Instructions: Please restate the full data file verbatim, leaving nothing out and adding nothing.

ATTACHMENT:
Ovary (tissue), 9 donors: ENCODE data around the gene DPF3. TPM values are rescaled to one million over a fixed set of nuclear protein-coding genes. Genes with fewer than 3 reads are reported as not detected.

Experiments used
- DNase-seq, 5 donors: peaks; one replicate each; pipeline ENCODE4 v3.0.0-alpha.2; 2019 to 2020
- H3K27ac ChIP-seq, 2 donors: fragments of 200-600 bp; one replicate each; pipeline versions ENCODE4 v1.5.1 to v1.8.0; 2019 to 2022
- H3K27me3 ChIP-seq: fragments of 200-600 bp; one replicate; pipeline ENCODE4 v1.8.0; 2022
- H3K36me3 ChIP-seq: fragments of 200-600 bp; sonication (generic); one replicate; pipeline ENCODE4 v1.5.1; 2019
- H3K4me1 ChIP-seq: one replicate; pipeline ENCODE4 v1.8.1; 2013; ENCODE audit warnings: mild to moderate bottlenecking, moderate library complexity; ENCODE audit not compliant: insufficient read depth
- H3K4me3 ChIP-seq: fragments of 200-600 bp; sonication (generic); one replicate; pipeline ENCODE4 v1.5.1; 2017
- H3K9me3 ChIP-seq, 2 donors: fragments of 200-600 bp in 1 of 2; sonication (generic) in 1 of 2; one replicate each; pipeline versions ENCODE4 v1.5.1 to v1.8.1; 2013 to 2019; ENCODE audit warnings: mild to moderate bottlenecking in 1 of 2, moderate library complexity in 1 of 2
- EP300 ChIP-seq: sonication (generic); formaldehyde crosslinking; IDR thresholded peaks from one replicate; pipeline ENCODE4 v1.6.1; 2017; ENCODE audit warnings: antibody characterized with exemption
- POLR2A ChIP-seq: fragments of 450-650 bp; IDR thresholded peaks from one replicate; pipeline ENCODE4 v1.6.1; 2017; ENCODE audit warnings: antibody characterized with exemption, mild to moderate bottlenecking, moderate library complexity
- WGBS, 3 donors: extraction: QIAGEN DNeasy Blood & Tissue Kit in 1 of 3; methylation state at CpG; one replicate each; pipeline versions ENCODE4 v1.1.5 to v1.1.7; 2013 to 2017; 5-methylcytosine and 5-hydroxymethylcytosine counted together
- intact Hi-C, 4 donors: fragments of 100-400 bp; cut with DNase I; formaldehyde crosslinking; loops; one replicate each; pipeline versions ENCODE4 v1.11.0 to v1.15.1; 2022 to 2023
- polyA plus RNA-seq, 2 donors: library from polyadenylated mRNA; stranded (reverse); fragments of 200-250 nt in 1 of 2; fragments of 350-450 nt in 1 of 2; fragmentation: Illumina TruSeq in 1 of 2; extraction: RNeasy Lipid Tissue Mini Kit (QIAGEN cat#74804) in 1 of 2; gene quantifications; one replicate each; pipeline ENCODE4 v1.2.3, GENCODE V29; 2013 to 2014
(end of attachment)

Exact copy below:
Ovary (tissue), 9 donors: ENCODE data around the gene DPF3. TPM values are rescaled to one million over a fixed set of nuclear protein-coding genes. Genes with fewer than 3 reads are reported as not detected.

Experiments used
- DNase-seq, 5 donors: peaks; one replicate each; pipeline ENCODE4 v3.0.0-alpha.2; 2019 to 2020
- H3K27ac ChIP-seq, 2 donors: fragments of 200-600 bp; one replicate each; pipeline versions ENCODE4 v1.5.1 to v1.8.0; 2019 to 2022
- H3K27me3 ChIP-seq: fragments of 200-600 bp; one replicate; pipeline ENCODE4 v1.8.0; 2022
- H3K36me3 ChIP-seq: fragments of 200-600 bp; sonication (generic); one replicate; pipeline ENCODE4 v1.5.1; 2019
- H3K4me1 ChIP-seq: one replicate; pipeline ENCODE4 v1.8.1; 2013; ENCODE audit warnings: mild to moderate bottlenecking, moderate library complexity; ENCODE audit not compliant: insufficient read depth
- H3K4me3 ChIP-seq: fragments of 200-600 bp; sonication (generic); one replicate; pipeline ENCODE4 v1.5.1; 2017
- H3K9me3 ChIP-seq, 2 donors: fragments of 200-600 bp in 1 of 2; sonication (generic) in 1 of 2; one replicate each; pipeline versions ENCODE4 v1.5.1 to v1.8.1; 2013 to 2019; ENCODE audit warnings: mild to moderate bottlenecking in 1 of 2, moderate library complexity in 1 of 2
- EP300 ChIP-seq: sonication (generic); formaldehyde crosslinking; IDR thresholded peaks from one replicate; pipeline ENCODE4 v1.6.1; 2017; ENCODE audit warnings: antibody characterized with exemption
- POLR2A ChIP-seq: fragments of 450-650 bp; IDR thresholded peaks from one replicate; pipeline ENCODE4 v1.6.1; 2017; ENCODE audit warnings: antibody characterized with exemption, mild to moderate bottlenecking, moderate library complexity
- WGBS, 3 donors: extraction: QIAGEN DNeasy Blood & Tissue Kit in 1 of 3; methylation state at CpG; one replicate each; pipeline versions ENCODE4 v1.1.5 to v1.1.7; 2013 to 2017; 5-methylcytosine and 5-hydroxymethylcytosine counted together
- intact Hi-C, 4 donors: fragments of 100-400 bp; cut with DNase I; formaldehyde crosslinking; loops; one replicate each; pipeline versions ENCODE4 v1.11.0 to v1.15.1; 2022 to 2023
- polyA plus RNA-seq, 2 donors: library from polyadenylated mRNA; stranded (reverse); fragments of 200-250 nt in 1 of 2; fragments of 350-450 nt in 1 of 2; fragmentation: Illumina TruSeq in 1 of 2; extraction: RNeasy Lipid Tissue Mini Kit (QIAGEN cat#74804) in 1 of 2; gene quantifications; one replicate each; pipeline ENCODE4 v1.2.3, GENCODE V29; 2013 to 2014